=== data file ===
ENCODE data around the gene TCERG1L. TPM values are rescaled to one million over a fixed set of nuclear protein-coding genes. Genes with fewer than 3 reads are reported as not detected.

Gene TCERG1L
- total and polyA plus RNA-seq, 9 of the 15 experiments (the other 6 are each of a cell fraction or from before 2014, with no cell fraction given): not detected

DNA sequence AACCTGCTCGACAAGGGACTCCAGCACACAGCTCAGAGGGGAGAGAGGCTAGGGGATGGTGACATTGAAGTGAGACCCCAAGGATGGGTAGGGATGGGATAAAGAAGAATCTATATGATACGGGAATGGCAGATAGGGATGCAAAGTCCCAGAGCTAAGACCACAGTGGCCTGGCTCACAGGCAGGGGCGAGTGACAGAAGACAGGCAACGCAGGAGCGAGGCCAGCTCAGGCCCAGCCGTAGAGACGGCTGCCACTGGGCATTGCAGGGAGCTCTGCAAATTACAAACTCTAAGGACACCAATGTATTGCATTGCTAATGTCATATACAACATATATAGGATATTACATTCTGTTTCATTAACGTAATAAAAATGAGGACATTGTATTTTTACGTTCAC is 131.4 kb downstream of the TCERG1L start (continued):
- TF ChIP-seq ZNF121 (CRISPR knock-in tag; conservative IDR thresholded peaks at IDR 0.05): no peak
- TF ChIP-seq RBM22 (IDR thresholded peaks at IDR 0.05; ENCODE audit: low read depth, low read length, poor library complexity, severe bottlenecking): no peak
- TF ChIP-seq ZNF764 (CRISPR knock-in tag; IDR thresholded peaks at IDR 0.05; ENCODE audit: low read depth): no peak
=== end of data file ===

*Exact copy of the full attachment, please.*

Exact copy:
ENCODE data around the gene TCERG1L. TPM values are rescaled to one million over a fixed set of nuclear protein-coding genes. Genes with fewer than 3 reads are reported as not detected.

Gene TCERG1L
- total and polyA plus RNA-seq, 9 of the 15 experiments (the other 6 are each of a cell fraction or from before 2014, with no cell fraction given): not detected

DNA sequence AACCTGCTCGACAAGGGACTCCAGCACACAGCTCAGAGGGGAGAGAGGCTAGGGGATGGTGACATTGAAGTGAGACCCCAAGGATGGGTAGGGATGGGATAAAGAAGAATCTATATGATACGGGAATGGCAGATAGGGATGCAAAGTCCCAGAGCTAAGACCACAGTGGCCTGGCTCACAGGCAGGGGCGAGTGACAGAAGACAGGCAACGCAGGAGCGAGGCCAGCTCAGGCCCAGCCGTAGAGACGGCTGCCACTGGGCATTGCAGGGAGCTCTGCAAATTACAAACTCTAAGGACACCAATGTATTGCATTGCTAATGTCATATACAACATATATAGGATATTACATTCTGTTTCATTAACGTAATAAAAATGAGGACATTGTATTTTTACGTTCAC is 131.4 kb downstream of the TCERG1L start (continued):
- TF ChIP-seq ZNF121 (CRISPR knock-in tag; conservative IDR thresholded peaks at IDR 0.05): no peak
- TF ChIP-seq RBM22 (IDR thresholded peaks at IDR 0.05; ENCODE audit: low read depth, low read length, poor library complexity, severe bottlenecking): no peak
- TF ChIP-seq ZNF764 (CRISPR knock-in tag; IDR thresholded peaks at IDR 0.05; ENCODE audit: low read depth): no peak